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4 Techniques to Recovering Money From a Liquidated Company

4 Techniques to Recovering Money From a Liquidated Company

There are techniques to recovering money from a liquidated company. And I say this with confidence because I’ve recently been engaged in a number of situations where I successfully collected monies due by bankrupt firms. In this post, I’ll provide some pointers based on my recent experiences.

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4 Techniques to Recovering Money From a Liquidated Company

1. Influence The Bankruptcy Process

Liquidators and administrators have broad authorities and responsibilities to examine a company’s activities and, in some situations, prosecute its directors. Because liquidations and administrations are ultimately creditor-driven procedures, it is important to remember that big creditors, in particular, can influence and hold such office holders accountable, and in certain cases, even replace or appoint them.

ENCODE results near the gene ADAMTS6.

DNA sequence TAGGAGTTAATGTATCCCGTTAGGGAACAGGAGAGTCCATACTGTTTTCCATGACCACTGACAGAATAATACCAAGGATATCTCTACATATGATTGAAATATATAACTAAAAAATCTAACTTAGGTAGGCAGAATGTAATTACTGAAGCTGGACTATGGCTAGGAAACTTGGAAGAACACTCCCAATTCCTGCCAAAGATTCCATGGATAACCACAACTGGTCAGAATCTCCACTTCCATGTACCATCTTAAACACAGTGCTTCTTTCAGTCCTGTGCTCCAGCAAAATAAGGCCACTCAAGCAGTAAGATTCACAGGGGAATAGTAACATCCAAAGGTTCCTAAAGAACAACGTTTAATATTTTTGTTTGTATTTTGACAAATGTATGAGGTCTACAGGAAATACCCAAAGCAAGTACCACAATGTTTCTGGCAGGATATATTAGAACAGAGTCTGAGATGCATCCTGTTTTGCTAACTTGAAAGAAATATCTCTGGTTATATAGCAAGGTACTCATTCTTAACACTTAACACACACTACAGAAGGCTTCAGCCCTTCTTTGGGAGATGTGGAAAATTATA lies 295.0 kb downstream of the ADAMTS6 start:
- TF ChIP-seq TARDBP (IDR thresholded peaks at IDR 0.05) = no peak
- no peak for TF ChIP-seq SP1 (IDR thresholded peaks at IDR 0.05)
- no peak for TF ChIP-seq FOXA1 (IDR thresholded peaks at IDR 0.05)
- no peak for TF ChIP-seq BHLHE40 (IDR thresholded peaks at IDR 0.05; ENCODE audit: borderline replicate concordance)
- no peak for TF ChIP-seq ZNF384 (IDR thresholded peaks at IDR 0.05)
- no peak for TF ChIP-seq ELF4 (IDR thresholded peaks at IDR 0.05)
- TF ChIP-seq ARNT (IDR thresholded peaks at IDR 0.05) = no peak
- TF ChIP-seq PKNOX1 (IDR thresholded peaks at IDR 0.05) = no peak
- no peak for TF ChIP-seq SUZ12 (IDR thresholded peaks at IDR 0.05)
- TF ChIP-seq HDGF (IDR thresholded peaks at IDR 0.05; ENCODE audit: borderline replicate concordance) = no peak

In a recent instance, our client, the general contractor on a building project, was awarded adjudication against the developer. However, this was not paid, and we were asked to advice on how to enforce the award. While this is generally done by filing an application in court for summary judgment, there were worries about the developer’s financial status, therefore we recommended the client to threaten winding-up proceedings by submitting a statutory demand for payment.

The developer originally denied the debt and threatened a lawsuit. However, it subsequently hired insolvency practitioners to help in organizing a creditors’ meeting geared towards gaining access into the Creditors’ Voluntary Liquidation. We were worried, however, about the possibility of the developer getting its preferred liquidator, and encouraged our client to remain tough on its threat to bring winding-up proceedings. Following this, we planned to help our client, as the largest creditor, in appointing a liquidator of its choice, who would, among other things, investigate potential claims against the developer’s directors. Before the need for winding-up procedures, a settlement worth somewhat more than two-thirds of the adjudication verdict was obtained.